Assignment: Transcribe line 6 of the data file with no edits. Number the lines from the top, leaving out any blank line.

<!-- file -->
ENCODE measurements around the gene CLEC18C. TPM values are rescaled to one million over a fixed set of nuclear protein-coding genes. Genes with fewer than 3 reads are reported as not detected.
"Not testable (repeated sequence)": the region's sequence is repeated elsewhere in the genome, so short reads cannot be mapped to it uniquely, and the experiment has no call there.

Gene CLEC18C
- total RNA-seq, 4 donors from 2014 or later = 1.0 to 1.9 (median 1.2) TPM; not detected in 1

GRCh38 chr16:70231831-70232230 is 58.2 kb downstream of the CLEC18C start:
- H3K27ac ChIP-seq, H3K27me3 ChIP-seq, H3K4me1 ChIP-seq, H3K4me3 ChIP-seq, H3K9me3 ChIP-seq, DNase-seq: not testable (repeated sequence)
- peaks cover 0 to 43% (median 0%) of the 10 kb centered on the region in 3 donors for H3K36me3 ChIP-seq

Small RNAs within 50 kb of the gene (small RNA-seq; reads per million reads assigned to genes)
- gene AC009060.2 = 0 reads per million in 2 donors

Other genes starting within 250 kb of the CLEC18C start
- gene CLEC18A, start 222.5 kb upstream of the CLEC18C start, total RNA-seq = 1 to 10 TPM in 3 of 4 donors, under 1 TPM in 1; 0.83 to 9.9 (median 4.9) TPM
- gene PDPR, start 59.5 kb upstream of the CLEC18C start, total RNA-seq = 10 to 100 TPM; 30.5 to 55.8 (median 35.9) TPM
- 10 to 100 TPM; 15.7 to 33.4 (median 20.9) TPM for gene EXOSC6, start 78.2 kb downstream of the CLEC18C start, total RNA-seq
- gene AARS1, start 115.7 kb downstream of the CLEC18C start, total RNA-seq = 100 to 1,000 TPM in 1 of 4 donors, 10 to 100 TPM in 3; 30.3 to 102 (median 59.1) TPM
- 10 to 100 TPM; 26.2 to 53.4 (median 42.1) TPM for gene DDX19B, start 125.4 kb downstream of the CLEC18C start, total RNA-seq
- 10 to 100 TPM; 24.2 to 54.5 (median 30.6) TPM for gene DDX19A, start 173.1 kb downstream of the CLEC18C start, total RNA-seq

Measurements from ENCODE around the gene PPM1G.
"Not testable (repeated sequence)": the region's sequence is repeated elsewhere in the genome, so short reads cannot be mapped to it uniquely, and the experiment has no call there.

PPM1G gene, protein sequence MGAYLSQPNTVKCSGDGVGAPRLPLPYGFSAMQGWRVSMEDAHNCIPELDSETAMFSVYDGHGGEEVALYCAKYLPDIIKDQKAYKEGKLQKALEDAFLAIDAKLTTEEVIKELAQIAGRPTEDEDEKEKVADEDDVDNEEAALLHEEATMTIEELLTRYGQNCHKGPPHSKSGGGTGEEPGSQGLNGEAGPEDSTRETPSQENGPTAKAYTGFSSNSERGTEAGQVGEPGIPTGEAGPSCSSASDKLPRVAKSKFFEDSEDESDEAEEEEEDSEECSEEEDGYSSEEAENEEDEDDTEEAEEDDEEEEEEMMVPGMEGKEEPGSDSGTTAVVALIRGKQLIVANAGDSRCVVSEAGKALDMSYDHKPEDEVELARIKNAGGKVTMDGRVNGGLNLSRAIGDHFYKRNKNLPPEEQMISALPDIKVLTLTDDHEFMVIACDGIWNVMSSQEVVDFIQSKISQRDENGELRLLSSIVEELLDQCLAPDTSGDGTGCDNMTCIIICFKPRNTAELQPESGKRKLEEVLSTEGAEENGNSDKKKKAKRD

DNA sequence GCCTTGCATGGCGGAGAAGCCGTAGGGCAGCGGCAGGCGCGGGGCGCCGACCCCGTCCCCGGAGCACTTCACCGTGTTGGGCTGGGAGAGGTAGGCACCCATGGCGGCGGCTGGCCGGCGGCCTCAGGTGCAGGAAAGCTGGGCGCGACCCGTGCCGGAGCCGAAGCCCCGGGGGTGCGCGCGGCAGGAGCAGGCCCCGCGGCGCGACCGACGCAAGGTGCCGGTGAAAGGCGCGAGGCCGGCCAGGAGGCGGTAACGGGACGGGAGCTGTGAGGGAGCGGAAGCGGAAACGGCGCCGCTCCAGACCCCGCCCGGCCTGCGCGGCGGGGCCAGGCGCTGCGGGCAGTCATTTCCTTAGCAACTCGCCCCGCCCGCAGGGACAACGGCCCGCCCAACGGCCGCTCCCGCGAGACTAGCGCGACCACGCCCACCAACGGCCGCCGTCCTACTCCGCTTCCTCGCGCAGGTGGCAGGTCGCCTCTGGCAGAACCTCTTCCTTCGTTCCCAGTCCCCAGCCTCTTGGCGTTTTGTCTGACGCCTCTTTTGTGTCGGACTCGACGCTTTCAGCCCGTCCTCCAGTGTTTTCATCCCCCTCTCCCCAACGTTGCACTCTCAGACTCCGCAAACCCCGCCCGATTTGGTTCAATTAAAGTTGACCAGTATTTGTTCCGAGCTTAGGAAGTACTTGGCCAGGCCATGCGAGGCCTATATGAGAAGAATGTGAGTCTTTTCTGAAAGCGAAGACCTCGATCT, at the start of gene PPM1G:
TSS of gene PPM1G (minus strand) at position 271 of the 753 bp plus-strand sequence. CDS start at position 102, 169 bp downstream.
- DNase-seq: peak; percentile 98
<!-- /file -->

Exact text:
- H3K27ac ChIP-seq, H3K27me3 ChIP-seq, H3K4me1 ChIP-seq, H3K4me3 ChIP-seq, H3K9me3 ChIP-seq, DNase-seq: not testable (repeated sequence)